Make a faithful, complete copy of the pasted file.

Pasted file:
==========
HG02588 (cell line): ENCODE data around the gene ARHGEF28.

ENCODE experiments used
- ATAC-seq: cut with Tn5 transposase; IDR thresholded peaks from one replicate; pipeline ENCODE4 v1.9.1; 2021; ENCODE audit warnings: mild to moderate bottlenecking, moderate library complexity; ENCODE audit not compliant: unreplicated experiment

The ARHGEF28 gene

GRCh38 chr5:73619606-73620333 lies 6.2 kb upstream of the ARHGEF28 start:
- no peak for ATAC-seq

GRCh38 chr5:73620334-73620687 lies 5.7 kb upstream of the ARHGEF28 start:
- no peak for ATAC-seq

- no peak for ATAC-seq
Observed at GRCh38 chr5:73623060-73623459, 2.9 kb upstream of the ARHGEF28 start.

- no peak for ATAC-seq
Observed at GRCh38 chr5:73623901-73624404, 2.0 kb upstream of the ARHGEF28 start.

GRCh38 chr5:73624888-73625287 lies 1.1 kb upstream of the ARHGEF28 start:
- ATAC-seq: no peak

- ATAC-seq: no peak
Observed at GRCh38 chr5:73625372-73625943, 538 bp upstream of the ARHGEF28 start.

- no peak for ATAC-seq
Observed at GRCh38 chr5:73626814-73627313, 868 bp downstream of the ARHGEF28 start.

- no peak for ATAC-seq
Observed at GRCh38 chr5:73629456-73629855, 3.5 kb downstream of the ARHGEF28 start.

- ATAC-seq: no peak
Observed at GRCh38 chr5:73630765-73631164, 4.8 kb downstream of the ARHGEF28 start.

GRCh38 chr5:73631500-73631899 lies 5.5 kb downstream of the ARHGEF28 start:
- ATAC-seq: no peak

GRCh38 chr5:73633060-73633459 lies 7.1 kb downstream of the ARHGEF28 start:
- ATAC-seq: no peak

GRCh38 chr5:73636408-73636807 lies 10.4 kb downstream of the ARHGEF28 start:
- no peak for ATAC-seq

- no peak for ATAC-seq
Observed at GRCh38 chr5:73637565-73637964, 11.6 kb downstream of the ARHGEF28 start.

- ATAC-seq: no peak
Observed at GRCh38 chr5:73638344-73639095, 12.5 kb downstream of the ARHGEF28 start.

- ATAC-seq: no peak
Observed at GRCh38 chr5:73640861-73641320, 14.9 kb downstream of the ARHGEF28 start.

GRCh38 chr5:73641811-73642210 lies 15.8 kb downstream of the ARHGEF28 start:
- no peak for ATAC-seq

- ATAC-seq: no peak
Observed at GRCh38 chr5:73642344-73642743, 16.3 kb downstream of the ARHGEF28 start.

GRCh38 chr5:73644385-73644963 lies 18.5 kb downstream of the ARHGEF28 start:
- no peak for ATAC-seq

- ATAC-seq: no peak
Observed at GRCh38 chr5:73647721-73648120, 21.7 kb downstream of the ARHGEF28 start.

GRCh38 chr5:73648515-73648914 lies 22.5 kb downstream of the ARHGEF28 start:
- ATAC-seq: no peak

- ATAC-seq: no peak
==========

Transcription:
HG02588 (cell line): ENCODE data around the gene ARHGEF28.

ENCODE experiments used
- ATAC-seq: cut with Tn5 transposase; IDR thresholded peaks from one replicate; pipeline ENCODE4 v1.9.1; 2021; ENCODE audit warnings: mild to moderate bottlenecking, moderate library complexity; ENCODE audit not compliant: unreplicated experiment

The ARHGEF28 gene

GRCh38 chr5:73619606-73620333 lies 6.2 kb upstream of the ARHGEF28 start:
- no peak for ATAC-seq

GRCh38 chr5:73620334-73620687 lies 5.7 kb upstream of the ARHGEF28 start:
- no peak for ATAC-seq

- no peak for ATAC-seq
Observed at GRCh38 chr5:73623060-73623459, 2.9 kb upstream of the ARHGEF28 start.

- no peak for ATAC-seq
Observed at GRCh38 chr5:73623901-73624404, 2.0 kb upstream of the ARHGEF28 start.

GRCh38 chr5:73624888-73625287 lies 1.1 kb upstream of the ARHGEF28 start:
- ATAC-seq: no peak

- ATAC-seq: no peak
Observed at GRCh38 chr5:73625372-73625943, 538 bp upstream of the ARHGEF28 start.

- no peak for ATAC-seq
Observed at GRCh38 chr5:73626814-73627313, 868 bp downstream of the ARHGEF28 start.

- no peak for ATAC-seq
Observed at GRCh38 chr5:73629456-73629855, 3.5 kb downstream of the ARHGEF28 start.

- ATAC-seq: no peak
Observed at GRCh38 chr5:73630765-73631164, 4.8 kb downstream of the ARHGEF28 start.

GRCh38 chr5:73631500-73631899 lies 5.5 kb downstream of the ARHGEF28 start:
- ATAC-seq: no peak

GRCh38 chr5:73633060-73633459 lies 7.1 kb downstream of the ARHGEF28 start:
- ATAC-seq: no peak

GRCh38 chr5:73636408-73636807 lies 10.4 kb downstream of the ARHGEF28 start:
- no peak for ATAC-seq

- no peak for ATAC-seq
Observed at GRCh38 chr5:73637565-73637964, 11.6 kb downstream of the ARHGEF28 start.

- ATAC-seq: no peak
Observed at GRCh38 chr5:73638344-73639095, 12.5 kb downstream of the ARHGEF28 start.

- ATAC-seq: no peak
Observed at GRCh38 chr5:73640861-73641320, 14.9 kb downstream of the ARHGEF28 start.

GRCh38 chr5:73641811-73642210 lies 15.8 kb downstream of the ARHGEF28 start:
- no peak for ATAC-seq

- ATAC-seq: no peak
Observed at GRCh38 chr5:73642344-73642743, 16.3 kb downstream of the ARHGEF28 start.

GRCh38 chr5:73644385-73644963 lies 18.5 kb downstream of the ARHGEF28 start:
- no peak for ATAC-seq

- ATAC-seq: no peak
Observed at GRCh38 chr5:73647721-73648120, 21.7 kb downstream of the ARHGEF28 start.

GRCh38 chr5:73648515-73648914 lies 22.5 kb downstream of the ARHGEF28 start:
- ATAC-seq: no peak

- ATAC-seq: no peak